Review of the reviews

Our weekly summary of what the national and local restaurant critics were writing about in the week ending 18 September 2022.


The Evening Standard

“One of 2022’s best openings.”

Jimi Famurewa reviewed Caia, a Notting Hill wine bar with a “banging soundsystem” from the same team as Fiend nearby.

“Its specialness hit me by degrees.” The concept is “live fire cooking” from Canadian chef Jessica Donovan, who has “a rare command and understanding of the language and subtleties of open smoke and flame”.

There’s a bar and private dining room on the ground floor, and more downstairs; the “open kitchen, with its leaping flames and blazing creativity, is unquestionably the source of its firecracker soul”.


David Ellis reported that Philip Howard, formerly of The Square, is behind a new restaurant opening this November in Piccadilly. Otto will be a permanent version of Howards’s lockdown pasta delivery service, with ex- Bancone and Tavolino chef Louis Korovilas said to be “at the helm”.

Also in The Standard, a new restaurant finding app that’s launching next month, helping to fill those profit-killing no-show tables; people looking for somewhere to eat will enter their details into Ambl (already soft launched in the City with 100 restaurants and 5,500 signed up users) and local restaurants will be given a chance to offer up empty tables that wouldn’t otherwise get filled on the day.


The Guardian

Grace Dent was in Soho, at the new branch of Bubala, which has a “menu so deliciously worded and branding so smoothly positioned that my lunch guest was for some time quite unaware she was in a meat-free restaurant”.

Bubala’s “modern Middle Eastern food” first popped up in Spitalifields three years ago, with an “all-day, plant-based, rather elegant spot” that thankfully survived the pandemic. Grace and her friend plumped for the “Bubala Knows Best” feasting menu after some deliberation.

The dishes, from the “fancy hummus” onwards were “glossy and luxuriantly finished”, “desserts, if you get that far, are simple, wholesome and homespun”, while “service is that type of warm that makes you want to stay and hang out with the gang afterwards, because they seem to be having such a good laugh.”


The Observer

“The sort of place we could all do with more of, when money is tight and we need to take our pleasures with care.”

Jay Rayner was in Norwich, where husband-and-wife team Thomas Aubrit and Gemma Aubrit-Layfield run their “tiny French restaurant” L’Hexagone.

The menu is a “distillation of southern French country cooking down to its essentials” from morning pastries, to lunchtime salad and evening specials, “just a bunch of simple things done very well and with true, beguiling charm”. Predictably, the “short wine list… hasn’t heard of anywhere outside France”.

“Don’t come to L’Hexagone expecting life-changing drama. Come here expecting to be fed.”

Jay also visited XO Tavern while he was in Norwich; chef Jimmy Preston’s “face-slapping flavours” take “a cheeky, magpie-like romp across Asian flavours”, with the “utter genius” of a “golden, crispy rubble that Preston calls XO seasoning ” which includes Frazzles, Scampi Fries and Monster Munch.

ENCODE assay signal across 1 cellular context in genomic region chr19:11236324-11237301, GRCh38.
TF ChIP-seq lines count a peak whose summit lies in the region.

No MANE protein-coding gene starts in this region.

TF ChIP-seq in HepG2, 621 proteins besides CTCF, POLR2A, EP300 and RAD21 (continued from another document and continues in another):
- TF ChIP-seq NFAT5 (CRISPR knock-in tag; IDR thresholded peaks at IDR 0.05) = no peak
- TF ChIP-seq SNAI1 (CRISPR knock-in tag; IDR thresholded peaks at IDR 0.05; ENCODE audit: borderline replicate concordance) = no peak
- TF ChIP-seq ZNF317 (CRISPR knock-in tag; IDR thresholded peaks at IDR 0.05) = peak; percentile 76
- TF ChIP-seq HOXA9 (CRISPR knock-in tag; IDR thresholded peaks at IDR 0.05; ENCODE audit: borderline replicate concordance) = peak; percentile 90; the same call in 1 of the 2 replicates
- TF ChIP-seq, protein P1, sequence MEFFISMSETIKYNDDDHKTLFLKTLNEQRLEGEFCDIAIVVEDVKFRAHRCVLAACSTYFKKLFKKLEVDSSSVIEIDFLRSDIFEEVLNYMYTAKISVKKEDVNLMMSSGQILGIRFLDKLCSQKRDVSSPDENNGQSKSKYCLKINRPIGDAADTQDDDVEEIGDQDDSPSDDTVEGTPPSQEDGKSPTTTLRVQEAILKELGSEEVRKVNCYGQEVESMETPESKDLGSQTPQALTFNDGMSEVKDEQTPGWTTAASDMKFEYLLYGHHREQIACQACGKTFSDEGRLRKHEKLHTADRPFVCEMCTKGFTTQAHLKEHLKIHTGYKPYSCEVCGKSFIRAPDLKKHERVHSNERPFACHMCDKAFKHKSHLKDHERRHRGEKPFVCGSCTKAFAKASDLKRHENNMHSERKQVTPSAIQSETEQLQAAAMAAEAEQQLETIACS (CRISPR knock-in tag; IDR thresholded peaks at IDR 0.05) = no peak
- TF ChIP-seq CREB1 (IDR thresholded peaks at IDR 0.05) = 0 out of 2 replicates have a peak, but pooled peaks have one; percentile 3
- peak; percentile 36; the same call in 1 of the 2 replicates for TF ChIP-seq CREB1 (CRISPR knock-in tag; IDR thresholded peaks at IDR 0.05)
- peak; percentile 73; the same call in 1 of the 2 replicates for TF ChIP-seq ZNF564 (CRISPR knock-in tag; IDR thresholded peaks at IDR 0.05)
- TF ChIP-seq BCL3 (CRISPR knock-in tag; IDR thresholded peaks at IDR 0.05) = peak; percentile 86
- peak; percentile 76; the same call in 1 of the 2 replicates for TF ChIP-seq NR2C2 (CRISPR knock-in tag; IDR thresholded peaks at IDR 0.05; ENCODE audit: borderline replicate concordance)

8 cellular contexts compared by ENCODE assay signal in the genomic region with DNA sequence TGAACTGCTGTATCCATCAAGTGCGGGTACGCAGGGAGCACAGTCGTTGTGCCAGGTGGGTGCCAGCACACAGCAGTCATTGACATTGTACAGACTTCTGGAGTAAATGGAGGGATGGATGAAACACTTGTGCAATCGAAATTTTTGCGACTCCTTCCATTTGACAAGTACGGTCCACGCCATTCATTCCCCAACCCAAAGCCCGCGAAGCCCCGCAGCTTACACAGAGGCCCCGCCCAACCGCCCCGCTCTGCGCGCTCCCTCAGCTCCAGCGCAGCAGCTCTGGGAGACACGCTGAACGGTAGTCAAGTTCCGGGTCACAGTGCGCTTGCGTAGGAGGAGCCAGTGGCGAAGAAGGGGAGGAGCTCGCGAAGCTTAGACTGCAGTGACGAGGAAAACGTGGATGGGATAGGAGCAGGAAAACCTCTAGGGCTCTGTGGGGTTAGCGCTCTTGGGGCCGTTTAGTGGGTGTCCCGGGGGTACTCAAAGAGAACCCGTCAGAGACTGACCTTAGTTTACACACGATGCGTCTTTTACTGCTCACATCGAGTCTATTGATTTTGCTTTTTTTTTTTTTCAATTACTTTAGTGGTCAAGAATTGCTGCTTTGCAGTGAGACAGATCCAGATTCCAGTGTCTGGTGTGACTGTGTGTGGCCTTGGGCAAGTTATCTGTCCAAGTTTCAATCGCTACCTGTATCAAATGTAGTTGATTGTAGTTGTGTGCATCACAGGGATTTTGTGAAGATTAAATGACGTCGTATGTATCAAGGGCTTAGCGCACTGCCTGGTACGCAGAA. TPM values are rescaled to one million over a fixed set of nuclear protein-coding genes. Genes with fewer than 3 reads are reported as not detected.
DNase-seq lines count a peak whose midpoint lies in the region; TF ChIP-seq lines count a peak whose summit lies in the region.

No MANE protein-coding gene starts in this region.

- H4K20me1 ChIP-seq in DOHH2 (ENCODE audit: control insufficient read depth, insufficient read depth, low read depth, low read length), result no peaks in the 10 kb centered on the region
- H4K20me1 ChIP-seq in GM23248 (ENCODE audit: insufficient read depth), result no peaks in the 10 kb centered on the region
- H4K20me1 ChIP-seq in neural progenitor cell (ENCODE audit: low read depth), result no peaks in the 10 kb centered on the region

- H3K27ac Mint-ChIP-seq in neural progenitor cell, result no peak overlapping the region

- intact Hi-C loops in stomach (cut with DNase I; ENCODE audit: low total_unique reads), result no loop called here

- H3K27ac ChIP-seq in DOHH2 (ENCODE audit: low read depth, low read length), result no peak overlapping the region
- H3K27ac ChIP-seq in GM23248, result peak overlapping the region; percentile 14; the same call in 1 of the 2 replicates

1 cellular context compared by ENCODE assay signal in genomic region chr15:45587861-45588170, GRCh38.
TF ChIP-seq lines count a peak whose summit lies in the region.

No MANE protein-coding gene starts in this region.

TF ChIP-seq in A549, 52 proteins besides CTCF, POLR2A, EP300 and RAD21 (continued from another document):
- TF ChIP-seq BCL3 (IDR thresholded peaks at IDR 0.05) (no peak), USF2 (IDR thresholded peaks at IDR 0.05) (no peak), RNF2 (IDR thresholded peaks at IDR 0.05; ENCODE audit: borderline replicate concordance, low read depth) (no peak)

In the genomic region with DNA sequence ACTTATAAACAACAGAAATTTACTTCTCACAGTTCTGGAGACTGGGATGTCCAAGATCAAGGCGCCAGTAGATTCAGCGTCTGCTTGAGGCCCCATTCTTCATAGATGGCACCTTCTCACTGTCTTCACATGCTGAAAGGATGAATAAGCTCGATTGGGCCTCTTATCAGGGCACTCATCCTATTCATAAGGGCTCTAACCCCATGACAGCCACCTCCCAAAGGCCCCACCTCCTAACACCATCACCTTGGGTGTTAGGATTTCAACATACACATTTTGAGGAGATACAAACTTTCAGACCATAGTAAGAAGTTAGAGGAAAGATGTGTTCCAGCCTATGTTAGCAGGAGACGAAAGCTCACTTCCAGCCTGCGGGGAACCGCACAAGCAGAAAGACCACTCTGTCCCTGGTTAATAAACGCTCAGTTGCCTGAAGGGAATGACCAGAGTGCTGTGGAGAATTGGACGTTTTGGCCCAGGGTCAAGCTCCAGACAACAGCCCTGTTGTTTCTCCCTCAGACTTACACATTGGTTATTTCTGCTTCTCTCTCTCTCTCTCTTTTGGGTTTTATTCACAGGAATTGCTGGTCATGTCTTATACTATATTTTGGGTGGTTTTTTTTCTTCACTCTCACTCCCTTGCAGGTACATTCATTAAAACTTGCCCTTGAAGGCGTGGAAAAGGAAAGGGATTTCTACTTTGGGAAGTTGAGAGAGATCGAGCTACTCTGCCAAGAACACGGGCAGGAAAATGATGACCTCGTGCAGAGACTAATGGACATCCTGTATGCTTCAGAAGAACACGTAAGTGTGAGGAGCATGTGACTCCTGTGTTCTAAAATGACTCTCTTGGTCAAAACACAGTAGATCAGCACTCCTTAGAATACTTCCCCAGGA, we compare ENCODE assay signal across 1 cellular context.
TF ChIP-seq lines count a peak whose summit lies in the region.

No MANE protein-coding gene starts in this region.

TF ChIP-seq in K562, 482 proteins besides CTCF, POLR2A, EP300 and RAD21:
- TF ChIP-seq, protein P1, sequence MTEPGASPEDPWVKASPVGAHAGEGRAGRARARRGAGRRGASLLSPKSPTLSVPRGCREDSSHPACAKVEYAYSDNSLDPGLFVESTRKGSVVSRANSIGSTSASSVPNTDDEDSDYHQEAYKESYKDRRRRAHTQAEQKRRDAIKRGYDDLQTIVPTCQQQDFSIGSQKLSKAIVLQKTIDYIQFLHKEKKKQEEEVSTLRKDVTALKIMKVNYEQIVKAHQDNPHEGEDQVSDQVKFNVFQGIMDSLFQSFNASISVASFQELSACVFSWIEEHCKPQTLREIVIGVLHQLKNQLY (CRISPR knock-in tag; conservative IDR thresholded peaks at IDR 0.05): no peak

The Times

Chitra Ramaswamy visited Lobster Shack in North Berwick before it closes for the winter; the shack is “perched on the weathered red sandstone” of the harbour with the bracing roar of the North Sea at its back.

The “small but substantial” menu of dishes are cooked to order, and there’s now a “new seating area, covered with a red-and-white-striped awning”, and always a queue at lunch for fresh, locally sourced fish and seafood.

Chitra had a few gripes – no sauces or condiments on the tables, no lobster-picking implements, no prawns in the chowder and the “hermetically sealed” seating area does detract from the al fresco experience.

“Scotland possesses ever more simple, sustainable seafood restaurants in spectacular settings and the Lobster Shack is one of them.”( 21/30)


And also…

In The Scotsman, Gaby Soutar was bewitched by the display at The Artisan Pasta Maker, which, over the last couple of years, “has been selling at Stockbridge and Leith Markets, for customers to takeaway and cook at home”; it now has a “small restaurant and shop” with just two indoor tables. “I’ve often thought that Edinburgh needs a place like this – where you can get a bowl of pasta for under a tenner, in casual surroundings.”

 Also in The Scotsman, Rosalind Erskine visited newly opened gastropub Queen’s House in Bridge of Allan for the “enjoyable” afternoon tea.


Tim Hayward in The FT Magazine found “some of the best food in town” at The Pem. “It is easier to find the back entrance to MI6 than this restaurant, but it’s worth the trek – the food is absolutely bloody cracking.”


Fay Maschler in Tatler reviewed the attractions of “locavore cuisine” at Lancashire’s Moor Hall, where she and friends enjoyed an interactive, ” long, complex fixed tasting menu” that included a kitchen garden tour and wine pairings that were “agile and original”.


Bristol Post reported on Namak in St Werburghs winning a ‘best in Bristol’ award, while the Birmingham equivalent was awarded to Piccolino in Brindleyplace.


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